My only suggestion is this. Make sure that the main mirror cell can be easily adjusted for collimation/re-collimation, and the material that you use has a very small coefficient of expansion or you will be re-collimating every time you have a big temperature change (you may be anyway). I used concrete form tube for my main barrel. It ultimately has crinkled from the weight of the main mirror cell. I need to re-build mine, have the mirrors re-coated, but cant seem to find the time. Good luck with your build. It was very satisfying for me. Go find all the Messier objects. You will have a blast.


Thanks for reviving this post. My wife (also a member) is an astrophotography nut and I think building the control hardware is what I need to get interested enough to go with her.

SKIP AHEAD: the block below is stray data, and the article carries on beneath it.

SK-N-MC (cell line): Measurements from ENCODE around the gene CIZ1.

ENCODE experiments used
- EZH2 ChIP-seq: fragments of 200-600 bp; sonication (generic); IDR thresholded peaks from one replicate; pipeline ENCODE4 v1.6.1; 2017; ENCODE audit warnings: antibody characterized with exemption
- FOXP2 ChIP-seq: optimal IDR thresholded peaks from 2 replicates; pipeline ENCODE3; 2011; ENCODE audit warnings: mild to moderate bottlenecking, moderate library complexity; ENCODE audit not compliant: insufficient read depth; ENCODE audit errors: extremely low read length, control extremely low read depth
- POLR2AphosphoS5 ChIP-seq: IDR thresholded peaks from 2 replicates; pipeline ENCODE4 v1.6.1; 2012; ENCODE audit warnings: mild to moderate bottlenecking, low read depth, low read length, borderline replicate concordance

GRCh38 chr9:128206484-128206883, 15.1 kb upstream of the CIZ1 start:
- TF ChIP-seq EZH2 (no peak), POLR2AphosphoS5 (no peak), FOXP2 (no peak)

The telescope design is completed. All of the parts have been printed…at least once.

The estimated mass is 20lbs. I think this is going to be close to actual. There are puts and takes…but overall I think we are close.

Secondary preliminary design. The mount shown on the computer has evolved.

I 3D printed all of the baffles. 23 total baffles plus the focuser, upper ring (which holds the secondary) and a lower spacer.

We got the primary mounted last night.

Below is the mounting clamps and handle. I incorporated the spotting scope mount and laser mount into the clamp.


@jameslancaster’s telescope control project is awesome! He was good enough to bring it to the makerspace and give demo’s a few times. It’s because of this I was inspired to buy myself 2 telescopes. One came with motion control and the other is only the body with no stand.

James has always been willing to help me and give his time whenever I’ve worked with him! Sooo appreciated!